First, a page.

Digitising the clinical supply chain
08 August 2019
Over the last few decades, clinical trials have become exponentially more complex. This complexity has created a plethora of challenges in managing the clinical supply chains of large trials. While new technology has been slowly adopted to increase efficiency, there is still a significant opportunity to further optimise supply and logistics during clinical development.
Late stage clinical trials are being run at an increasingly global scale, with various interdependent processes and stakeholders. Pharmaceutical companies and contract research organisations (CROs) are struggling to increase efficiency and effectiveness within the clinical supply chain while maintaining compliance. The market for clinical trial supply and logistics is forecasted to grow annually at 7% in the coming years.
Below are some key trends that have amplified the challenges within clinical supply chains:
1) Complex trial design: Most large pharmaceutical companies now routinely sponsor operationally complex trials with hundreds of sites across multiple continents. This has been driven by numerous factors including the cost differential between geographies, a demand from regulators for local trial data, and a shift towards niche therapeutic areas with scarce patient populations. Furthermore, the emergence of adaptive clinical trials further means that trial processes have to be flexible to change even after the trial has begun.
2) Complex products: There is currently a shift away from simple small molecule products towards biologics and complex active ingredients that require very specific manufacturing, distribution and storage conditions. Before these can be shipped however, they must also be accurately labelled with the language translations based on their intended destination. This complexity is magnified by adding in placebos and comparator drugs. Failing to get sufficient product to the right place at the right time can mean patients must be turned away at the site, while the converse can lead to inflated storage costs and waste.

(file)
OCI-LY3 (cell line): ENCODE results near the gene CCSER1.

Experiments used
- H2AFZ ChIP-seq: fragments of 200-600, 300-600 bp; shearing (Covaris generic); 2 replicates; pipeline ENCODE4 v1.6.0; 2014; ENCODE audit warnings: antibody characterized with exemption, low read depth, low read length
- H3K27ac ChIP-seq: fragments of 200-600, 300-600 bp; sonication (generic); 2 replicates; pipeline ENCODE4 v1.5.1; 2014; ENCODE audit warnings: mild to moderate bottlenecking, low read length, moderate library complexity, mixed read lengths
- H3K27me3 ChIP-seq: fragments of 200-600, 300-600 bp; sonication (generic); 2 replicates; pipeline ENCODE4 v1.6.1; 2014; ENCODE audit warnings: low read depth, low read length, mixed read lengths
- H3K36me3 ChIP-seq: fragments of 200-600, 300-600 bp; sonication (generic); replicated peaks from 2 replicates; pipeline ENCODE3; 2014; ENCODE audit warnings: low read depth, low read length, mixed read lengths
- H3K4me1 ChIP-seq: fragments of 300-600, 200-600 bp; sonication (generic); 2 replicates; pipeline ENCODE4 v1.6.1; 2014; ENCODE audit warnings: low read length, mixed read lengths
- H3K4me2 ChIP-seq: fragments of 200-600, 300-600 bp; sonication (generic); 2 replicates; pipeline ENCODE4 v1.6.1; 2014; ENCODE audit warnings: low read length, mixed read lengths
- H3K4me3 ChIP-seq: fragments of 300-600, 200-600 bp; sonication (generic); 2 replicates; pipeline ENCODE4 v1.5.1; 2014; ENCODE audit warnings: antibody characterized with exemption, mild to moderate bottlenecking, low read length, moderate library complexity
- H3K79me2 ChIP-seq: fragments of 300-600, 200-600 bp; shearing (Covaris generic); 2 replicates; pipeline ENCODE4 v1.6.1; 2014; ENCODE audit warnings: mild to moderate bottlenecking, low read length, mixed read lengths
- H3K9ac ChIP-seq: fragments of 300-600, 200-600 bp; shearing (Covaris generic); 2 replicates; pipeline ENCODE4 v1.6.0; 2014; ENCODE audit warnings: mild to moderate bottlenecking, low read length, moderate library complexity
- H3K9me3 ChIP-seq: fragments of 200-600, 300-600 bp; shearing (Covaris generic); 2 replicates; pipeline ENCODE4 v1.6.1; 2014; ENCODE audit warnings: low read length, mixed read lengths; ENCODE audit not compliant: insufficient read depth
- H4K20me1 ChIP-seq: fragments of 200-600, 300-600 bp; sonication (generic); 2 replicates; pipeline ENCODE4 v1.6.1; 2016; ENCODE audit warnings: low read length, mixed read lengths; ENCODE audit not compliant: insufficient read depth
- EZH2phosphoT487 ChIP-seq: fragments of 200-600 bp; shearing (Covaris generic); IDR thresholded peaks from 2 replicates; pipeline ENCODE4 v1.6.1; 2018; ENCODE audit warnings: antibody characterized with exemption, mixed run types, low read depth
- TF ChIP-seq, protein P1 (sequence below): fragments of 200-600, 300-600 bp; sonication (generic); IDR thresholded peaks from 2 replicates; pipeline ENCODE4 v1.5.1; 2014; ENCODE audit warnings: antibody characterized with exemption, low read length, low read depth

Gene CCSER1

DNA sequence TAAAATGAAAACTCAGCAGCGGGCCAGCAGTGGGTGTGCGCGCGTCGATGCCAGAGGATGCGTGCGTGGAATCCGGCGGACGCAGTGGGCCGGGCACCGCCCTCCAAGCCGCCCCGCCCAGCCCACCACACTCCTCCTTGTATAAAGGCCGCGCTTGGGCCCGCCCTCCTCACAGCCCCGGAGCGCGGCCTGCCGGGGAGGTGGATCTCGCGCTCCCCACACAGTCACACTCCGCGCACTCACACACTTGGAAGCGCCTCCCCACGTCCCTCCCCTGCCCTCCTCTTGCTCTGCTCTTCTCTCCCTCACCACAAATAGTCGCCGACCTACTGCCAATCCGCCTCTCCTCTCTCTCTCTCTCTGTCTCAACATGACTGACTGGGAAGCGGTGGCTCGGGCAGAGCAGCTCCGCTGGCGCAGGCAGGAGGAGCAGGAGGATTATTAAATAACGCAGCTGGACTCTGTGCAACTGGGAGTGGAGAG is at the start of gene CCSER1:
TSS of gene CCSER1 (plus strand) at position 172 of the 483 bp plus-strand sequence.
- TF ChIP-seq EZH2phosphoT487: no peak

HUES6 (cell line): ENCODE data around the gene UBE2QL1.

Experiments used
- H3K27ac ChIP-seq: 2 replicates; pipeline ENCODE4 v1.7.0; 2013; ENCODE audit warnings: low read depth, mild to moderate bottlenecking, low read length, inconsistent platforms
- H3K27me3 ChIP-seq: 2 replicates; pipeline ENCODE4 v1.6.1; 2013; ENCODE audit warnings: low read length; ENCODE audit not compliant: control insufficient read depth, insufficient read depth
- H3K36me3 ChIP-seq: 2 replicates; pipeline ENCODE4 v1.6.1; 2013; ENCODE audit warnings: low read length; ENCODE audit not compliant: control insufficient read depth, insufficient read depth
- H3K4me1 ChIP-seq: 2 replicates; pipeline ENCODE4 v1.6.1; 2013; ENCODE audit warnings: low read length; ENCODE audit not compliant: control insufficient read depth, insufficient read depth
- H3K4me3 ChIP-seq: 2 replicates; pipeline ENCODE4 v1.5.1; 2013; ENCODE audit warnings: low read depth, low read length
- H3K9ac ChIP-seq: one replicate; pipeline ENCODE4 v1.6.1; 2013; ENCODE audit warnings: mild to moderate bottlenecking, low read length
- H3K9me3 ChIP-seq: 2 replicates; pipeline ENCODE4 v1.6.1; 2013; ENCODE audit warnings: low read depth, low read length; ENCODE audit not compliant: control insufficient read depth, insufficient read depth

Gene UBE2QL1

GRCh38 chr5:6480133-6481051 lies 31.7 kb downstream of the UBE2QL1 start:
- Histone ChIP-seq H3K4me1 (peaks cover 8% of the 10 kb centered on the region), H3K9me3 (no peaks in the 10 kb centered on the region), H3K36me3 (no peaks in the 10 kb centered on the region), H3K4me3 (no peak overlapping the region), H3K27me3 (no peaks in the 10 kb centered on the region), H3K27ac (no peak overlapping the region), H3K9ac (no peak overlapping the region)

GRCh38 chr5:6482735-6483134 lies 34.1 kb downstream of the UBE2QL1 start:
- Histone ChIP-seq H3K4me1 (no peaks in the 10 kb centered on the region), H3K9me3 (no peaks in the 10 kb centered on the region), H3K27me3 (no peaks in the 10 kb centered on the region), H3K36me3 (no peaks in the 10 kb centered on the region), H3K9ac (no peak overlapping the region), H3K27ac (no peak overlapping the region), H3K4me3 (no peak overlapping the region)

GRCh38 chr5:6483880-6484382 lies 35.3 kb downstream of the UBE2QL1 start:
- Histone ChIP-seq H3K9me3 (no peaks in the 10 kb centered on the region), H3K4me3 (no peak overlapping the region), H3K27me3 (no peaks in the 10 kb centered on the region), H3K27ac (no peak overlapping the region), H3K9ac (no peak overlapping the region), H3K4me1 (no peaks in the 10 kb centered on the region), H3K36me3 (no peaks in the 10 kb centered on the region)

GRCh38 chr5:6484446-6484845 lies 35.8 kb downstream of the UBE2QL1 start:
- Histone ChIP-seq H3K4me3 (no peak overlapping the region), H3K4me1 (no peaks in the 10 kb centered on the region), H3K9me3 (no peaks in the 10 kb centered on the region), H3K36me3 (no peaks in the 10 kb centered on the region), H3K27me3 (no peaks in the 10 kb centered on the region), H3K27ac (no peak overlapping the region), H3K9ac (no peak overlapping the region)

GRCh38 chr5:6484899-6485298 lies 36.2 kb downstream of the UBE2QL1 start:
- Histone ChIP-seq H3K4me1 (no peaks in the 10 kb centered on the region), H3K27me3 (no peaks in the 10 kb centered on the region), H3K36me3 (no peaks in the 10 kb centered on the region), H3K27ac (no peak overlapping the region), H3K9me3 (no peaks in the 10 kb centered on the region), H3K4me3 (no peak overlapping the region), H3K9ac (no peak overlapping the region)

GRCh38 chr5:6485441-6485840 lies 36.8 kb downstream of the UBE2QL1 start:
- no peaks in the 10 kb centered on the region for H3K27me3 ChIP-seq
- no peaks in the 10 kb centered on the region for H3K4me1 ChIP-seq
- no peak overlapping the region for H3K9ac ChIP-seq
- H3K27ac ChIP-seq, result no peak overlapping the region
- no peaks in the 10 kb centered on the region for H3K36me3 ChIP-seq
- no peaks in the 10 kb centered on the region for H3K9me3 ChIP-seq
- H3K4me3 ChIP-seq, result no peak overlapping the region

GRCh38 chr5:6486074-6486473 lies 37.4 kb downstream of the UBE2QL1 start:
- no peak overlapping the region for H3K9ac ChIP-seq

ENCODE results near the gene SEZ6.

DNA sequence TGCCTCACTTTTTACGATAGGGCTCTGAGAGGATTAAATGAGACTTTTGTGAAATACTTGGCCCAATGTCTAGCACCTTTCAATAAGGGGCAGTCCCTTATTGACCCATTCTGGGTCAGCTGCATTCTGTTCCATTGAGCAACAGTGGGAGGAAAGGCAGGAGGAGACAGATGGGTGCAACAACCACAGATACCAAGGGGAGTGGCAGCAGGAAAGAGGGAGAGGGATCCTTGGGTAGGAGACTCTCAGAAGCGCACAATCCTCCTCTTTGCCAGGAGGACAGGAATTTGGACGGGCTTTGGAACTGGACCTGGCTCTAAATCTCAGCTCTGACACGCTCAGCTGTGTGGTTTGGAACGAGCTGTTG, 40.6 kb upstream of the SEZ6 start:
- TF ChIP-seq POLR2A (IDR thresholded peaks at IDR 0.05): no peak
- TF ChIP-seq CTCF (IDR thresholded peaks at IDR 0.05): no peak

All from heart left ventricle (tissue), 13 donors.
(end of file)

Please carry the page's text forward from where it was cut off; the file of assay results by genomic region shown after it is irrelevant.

3) Increased outsourcing: The past couple of decades have seen large CROs become a fundamental piece of the clinical development puzzle. But outsourcing has not ended there. Pharmaceutical companies are increasingly turning to contract manufacturing (CMO) and packaging organisations (CPOs), as well as boutique CROs and courier/logistics companies. These independently operating services must be holistically sourced and managed strategically. There is an opportunity in most organisations to break down silos, thereby reducing delays, inefficiencies and in extreme cases, regulatory breaches.
4) Regulatory and tax landscape: Pharmaceutical companies and CROs running trials must ensure compliance with a range of constantly changing regulatory obligations including good practice (GxP) requirements, import/export regulations and tax/customs laws. Trial design as well as the supply chain should be proactively optimised to reduce tax liabilities, as well as costs of regulatory non-compliance, since unforeseen issues can easily burn through a trial’s budget. For example a top-10 global pharma company was hit with a multi-million dollar tax bill in China where authorities claimed the value of imported investigational medicinal product (IMP) was many fold higher, pointing to the price it was being sold at in the USA.
Pharmaceutical companies that successfully overcome these challenges will see significant returns and strategic competitive advantages in the form of decreased costs, quicker time to market and increased compliance. However, the journey to implementing a next generation supply chain capable of rivalling those in more advanced industries such as in fast moving consumer goods businesses will be neither easy nor painless.
Companies seeking to revolutionise their clinical supply chains will need to drive forward a culture of strategic planning, collaboration and technological enablement. The move towards a fully digitised, integrated supply chain is necessary for companies aiming to succeed at efficient clinical development.